TV Reviews

Heavy Hitters and Surprise Hits: TV Roundup 4/16/19


Another eclectic week in TV Land. Some of the most highly anticipated shows of the year have started to drop (lookin’ at you, Jordan Peele) along with some more low-key surprises. Check out our thoughts on the latest below!

TV roundup Black Summer


Ahh… the Asylum. The direct-to-video, related-but-legally-distinct-from mockbuster producer of such illustrious fare as all of the Sharknado films, ZOOMBIES, INDEPENDENTS’ DAY, and ALIEN PREDATORS, BLACK SUMMER represents a Netflix deal to rival their somewhat successful Syfy production, Z NATION. Look, any way you slice it, the Asylum’s complete lack of regard for taste, context, or, most often, quality can almost be admired… there’s something at least the slightest touch “punk” about releasing cheap, plasticine “spiritual peers” of Hollywood’s biggest outings days after the real deal gets distributed, and I’d still probably rather be inclined to crack open a six-pack and watch OUIJA 3: THE CHARLIE CHARLIE CHALLENGE than whatever dross Paramount is pumping out. All of this is to say that, even though it’s (un)officially a redux of Fear the Walking Dead, BLACK SUMMER is too competent to appeal to either camp.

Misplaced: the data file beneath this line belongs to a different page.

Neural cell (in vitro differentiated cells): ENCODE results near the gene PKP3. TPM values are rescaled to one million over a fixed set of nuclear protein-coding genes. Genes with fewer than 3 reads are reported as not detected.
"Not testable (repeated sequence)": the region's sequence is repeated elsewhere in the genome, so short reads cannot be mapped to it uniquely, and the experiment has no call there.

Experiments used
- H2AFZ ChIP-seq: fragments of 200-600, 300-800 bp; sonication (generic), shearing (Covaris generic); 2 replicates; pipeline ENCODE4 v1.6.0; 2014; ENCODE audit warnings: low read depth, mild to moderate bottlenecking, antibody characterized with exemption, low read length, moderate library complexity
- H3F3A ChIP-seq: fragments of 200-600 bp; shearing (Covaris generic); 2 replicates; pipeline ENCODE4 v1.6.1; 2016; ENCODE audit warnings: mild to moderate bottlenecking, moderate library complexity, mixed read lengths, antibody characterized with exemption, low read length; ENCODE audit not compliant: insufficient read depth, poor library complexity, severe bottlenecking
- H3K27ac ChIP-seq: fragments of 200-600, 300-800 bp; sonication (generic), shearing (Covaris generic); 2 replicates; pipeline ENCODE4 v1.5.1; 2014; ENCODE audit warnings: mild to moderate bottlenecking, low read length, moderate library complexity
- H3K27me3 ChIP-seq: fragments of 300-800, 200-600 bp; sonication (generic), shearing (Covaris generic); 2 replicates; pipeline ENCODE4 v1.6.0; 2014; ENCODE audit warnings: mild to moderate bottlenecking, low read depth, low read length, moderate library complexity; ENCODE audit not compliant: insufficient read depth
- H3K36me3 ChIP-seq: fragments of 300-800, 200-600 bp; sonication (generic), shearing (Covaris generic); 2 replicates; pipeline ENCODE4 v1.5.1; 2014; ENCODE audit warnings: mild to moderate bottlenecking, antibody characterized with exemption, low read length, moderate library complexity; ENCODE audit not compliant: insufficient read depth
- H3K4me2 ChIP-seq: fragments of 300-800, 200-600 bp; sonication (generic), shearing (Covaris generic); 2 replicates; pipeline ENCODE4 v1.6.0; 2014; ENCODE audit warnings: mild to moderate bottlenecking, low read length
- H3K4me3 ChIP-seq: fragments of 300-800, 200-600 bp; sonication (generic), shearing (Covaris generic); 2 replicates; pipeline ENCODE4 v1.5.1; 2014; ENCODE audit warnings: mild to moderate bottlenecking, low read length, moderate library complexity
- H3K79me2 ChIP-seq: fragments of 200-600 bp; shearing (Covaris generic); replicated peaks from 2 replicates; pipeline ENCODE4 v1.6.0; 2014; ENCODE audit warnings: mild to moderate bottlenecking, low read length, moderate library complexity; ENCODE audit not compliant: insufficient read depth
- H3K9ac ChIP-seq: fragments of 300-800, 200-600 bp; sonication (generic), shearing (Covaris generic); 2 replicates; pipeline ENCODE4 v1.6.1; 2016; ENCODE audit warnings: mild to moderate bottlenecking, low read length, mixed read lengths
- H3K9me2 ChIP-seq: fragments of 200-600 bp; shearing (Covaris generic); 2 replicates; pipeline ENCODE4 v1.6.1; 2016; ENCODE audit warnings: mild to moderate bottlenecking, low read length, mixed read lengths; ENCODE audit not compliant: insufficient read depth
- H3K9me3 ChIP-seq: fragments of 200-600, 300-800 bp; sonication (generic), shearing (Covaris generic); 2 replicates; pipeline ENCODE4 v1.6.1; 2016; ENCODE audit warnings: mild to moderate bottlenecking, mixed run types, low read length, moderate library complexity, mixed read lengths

I’ve never seen and will absolutely never see a single second of FEAR THE WALKING DEAD, but what at least mildly struck me about BLACK SUMMER is that it’s somewhat reminiscent of the segment of Stephen King’s THE STAND where they focus on small, contained anecdotes of “normal” citizens in the wake of the apocalypse. This more explicitly “web series” approach to a zombie narrative isn’t necessarily a bad one, as it theoretically opens the door up to an innumerable amount of tertiary casting and diversified narrative bents, and while it’s clear that there’s a lot of ground laid for an overarching interlocking narrative, the anecdotes that end up wrapping themselves up are some of the more striking ones, small splashes of color on a narrative canvas that’s present, but not oppressive, in the background. Unfortunately, overacting is rampant (Justin Chu Cary in particular) and the entire endeavor looks viscerally low-budget, a queasy blue tint infecting each and every frame. There are effective moments, sure, two characters stumbling across a subtly disturbing tableau where a man has tied up four people at gunpoint for unspecified reasons the most striking one, but it’s 2019, I’m tired of zombies, and this only earns indie points, if any at all. [Thomas Seraydarian]